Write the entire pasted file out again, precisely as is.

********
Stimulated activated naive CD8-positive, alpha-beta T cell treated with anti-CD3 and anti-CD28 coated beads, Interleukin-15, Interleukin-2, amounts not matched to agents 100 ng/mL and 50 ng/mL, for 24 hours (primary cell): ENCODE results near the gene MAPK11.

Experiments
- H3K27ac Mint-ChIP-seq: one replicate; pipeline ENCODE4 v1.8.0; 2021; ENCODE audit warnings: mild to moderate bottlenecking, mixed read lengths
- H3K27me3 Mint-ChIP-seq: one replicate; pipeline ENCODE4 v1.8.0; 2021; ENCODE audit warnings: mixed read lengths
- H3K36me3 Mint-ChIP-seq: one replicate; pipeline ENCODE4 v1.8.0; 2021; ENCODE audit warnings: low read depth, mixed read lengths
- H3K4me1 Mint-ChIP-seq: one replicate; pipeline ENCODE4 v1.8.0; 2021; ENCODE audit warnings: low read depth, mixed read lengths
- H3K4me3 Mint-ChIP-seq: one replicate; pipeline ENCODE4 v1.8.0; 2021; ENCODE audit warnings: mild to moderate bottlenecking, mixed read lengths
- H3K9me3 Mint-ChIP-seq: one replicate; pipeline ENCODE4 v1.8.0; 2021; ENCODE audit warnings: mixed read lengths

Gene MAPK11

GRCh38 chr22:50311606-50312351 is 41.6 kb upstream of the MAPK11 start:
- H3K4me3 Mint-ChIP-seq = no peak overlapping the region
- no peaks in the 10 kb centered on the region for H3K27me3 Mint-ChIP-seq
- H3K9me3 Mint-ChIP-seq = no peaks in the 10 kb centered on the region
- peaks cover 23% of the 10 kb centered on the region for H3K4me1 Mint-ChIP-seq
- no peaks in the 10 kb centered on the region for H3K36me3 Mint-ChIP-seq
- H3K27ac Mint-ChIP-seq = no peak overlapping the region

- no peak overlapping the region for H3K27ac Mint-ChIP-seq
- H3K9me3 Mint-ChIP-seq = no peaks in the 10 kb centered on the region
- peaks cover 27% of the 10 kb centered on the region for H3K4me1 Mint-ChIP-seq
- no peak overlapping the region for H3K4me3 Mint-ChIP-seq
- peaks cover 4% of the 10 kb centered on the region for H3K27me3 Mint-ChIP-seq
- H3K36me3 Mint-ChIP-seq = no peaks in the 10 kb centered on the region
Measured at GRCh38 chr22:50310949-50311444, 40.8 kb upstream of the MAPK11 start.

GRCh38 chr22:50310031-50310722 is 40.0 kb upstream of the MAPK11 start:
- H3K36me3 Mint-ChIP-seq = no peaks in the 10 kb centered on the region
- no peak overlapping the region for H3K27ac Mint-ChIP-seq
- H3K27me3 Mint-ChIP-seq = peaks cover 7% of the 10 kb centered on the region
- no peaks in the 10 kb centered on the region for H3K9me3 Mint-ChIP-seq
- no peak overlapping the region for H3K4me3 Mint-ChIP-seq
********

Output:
Stimulated activated naive CD8-positive, alpha-beta T cell treated with anti-CD3 and anti-CD28 coated beads, Interleukin-15, Interleukin-2, amounts not matched to agents 100 ng/mL and 50 ng/mL, for 24 hours (primary cell): ENCODE results near the gene MAPK11.

Experiments
- H3K27ac Mint-ChIP-seq: one replicate; pipeline ENCODE4 v1.8.0; 2021; ENCODE audit warnings: mild to moderate bottlenecking, mixed read lengths
- H3K27me3 Mint-ChIP-seq: one replicate; pipeline ENCODE4 v1.8.0; 2021; ENCODE audit warnings: mixed read lengths
- H3K36me3 Mint-ChIP-seq: one replicate; pipeline ENCODE4 v1.8.0; 2021; ENCODE audit warnings: low read depth, mixed read lengths
- H3K4me1 Mint-ChIP-seq: one replicate; pipeline ENCODE4 v1.8.0; 2021; ENCODE audit warnings: low read depth, mixed read lengths
- H3K4me3 Mint-ChIP-seq: one replicate; pipeline ENCODE4 v1.8.0; 2021; ENCODE audit warnings: mild to moderate bottlenecking, mixed read lengths
- H3K9me3 Mint-ChIP-seq: one replicate; pipeline ENCODE4 v1.8.0; 2021; ENCODE audit warnings: mixed read lengths

Gene MAPK11

GRCh38 chr22:50311606-50312351 is 41.6 kb upstream of the MAPK11 start:
- H3K4me3 Mint-ChIP-seq = no peak overlapping the region
- no peaks in the 10 kb centered on the region for H3K27me3 Mint-ChIP-seq
- H3K9me3 Mint-ChIP-seq = no peaks in the 10 kb centered on the region
- peaks cover 23% of the 10 kb centered on the region for H3K4me1 Mint-ChIP-seq
- no peaks in the 10 kb centered on the region for H3K36me3 Mint-ChIP-seq
- H3K27ac Mint-ChIP-seq = no peak overlapping the region

- no peak overlapping the region for H3K27ac Mint-ChIP-seq
- H3K9me3 Mint-ChIP-seq = no peaks in the 10 kb centered on the region
- peaks cover 27% of the 10 kb centered on the region for H3K4me1 Mint-ChIP-seq
- no peak overlapping the region for H3K4me3 Mint-ChIP-seq
- peaks cover 4% of the 10 kb centered on the region for H3K27me3 Mint-ChIP-seq
- H3K36me3 Mint-ChIP-seq = no peaks in the 10 kb centered on the region
Measured at GRCh38 chr22:50310949-50311444, 40.8 kb upstream of the MAPK11 start.

GRCh38 chr22:50310031-50310722 is 40.0 kb upstream of the MAPK11 start:
- H3K36me3 Mint-ChIP-seq = no peaks in the 10 kb centered on the region
- no peak overlapping the region for H3K27ac Mint-ChIP-seq
- H3K27me3 Mint-ChIP-seq = peaks cover 7% of the 10 kb centered on the region
- no peaks in the 10 kb centered on the region for H3K9me3 Mint-ChIP-seq
- no peak overlapping the region for H3K4me3 Mint-ChIP-seq